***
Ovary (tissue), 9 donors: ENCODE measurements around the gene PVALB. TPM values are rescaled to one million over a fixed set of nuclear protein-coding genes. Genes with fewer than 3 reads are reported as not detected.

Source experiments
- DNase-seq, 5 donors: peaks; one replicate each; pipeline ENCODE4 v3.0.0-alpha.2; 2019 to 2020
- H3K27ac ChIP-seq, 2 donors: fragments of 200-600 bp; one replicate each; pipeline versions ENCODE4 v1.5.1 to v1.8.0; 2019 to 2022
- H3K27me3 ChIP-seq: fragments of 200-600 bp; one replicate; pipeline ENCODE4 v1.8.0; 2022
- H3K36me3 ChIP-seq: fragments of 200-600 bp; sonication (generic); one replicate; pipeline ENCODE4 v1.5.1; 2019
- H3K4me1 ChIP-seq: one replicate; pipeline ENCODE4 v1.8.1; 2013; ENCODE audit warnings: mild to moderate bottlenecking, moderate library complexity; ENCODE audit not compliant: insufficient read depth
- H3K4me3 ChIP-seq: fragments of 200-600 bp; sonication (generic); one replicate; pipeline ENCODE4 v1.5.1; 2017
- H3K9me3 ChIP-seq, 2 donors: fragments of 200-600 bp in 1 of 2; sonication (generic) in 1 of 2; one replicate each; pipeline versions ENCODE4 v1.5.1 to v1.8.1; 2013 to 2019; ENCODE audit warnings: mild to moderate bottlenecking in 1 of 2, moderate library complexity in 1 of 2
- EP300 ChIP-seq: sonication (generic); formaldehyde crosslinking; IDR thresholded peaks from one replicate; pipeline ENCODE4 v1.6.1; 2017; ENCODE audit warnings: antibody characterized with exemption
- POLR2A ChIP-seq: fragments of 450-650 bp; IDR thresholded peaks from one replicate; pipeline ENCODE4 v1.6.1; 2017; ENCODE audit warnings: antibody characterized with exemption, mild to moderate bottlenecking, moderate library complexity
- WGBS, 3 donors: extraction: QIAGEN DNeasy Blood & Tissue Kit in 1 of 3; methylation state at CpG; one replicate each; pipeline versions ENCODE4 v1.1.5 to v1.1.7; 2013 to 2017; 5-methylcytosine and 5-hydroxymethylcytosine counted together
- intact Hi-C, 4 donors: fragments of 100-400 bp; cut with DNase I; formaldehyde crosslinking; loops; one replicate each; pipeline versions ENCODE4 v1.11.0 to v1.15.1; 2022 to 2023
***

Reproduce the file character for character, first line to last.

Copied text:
Ovary (tissue), 9 donors: ENCODE measurements around the gene PVALB. TPM values are rescaled to one million over a fixed set of nuclear protein-coding genes. Genes with fewer than 3 reads are reported as not detected.

Source experiments
- DNase-seq, 5 donors: peaks; one replicate each; pipeline ENCODE4 v3.0.0-alpha.2; 2019 to 2020
- H3K27ac ChIP-seq, 2 donors: fragments of 200-600 bp; one replicate each; pipeline versions ENCODE4 v1.5.1 to v1.8.0; 2019 to 2022
- H3K27me3 ChIP-seq: fragments of 200-600 bp; one replicate; pipeline ENCODE4 v1.8.0; 2022
- H3K36me3 ChIP-seq: fragments of 200-600 bp; sonication (generic); one replicate; pipeline ENCODE4 v1.5.1; 2019
- H3K4me1 ChIP-seq: one replicate; pipeline ENCODE4 v1.8.1; 2013; ENCODE audit warnings: mild to moderate bottlenecking, moderate library complexity; ENCODE audit not compliant: insufficient read depth
- H3K4me3 ChIP-seq: fragments of 200-600 bp; sonication (generic); one replicate; pipeline ENCODE4 v1.5.1; 2017
- H3K9me3 ChIP-seq, 2 donors: fragments of 200-600 bp in 1 of 2; sonication (generic) in 1 of 2; one replicate each; pipeline versions ENCODE4 v1.5.1 to v1.8.1; 2013 to 2019; ENCODE audit warnings: mild to moderate bottlenecking in 1 of 2, moderate library complexity in 1 of 2
- EP300 ChIP-seq: sonication (generic); formaldehyde crosslinking; IDR thresholded peaks from one replicate; pipeline ENCODE4 v1.6.1; 2017; ENCODE audit warnings: antibody characterized with exemption
- POLR2A ChIP-seq: fragments of 450-650 bp; IDR thresholded peaks from one replicate; pipeline ENCODE4 v1.6.1; 2017; ENCODE audit warnings: antibody characterized with exemption, mild to moderate bottlenecking, moderate library complexity
- WGBS, 3 donors: extraction: QIAGEN DNeasy Blood & Tissue Kit in 1 of 3; methylation state at CpG; one replicate each; pipeline versions ENCODE4 v1.1.5 to v1.1.7; 2013 to 2017; 5-methylcytosine and 5-hydroxymethylcytosine counted together
- intact Hi-C, 4 donors: fragments of 100-400 bp; cut with DNase I; formaldehyde crosslinking; loops; one replicate each; pipeline versions ENCODE4 v1.11.0 to v1.15.1; 2022 to 2023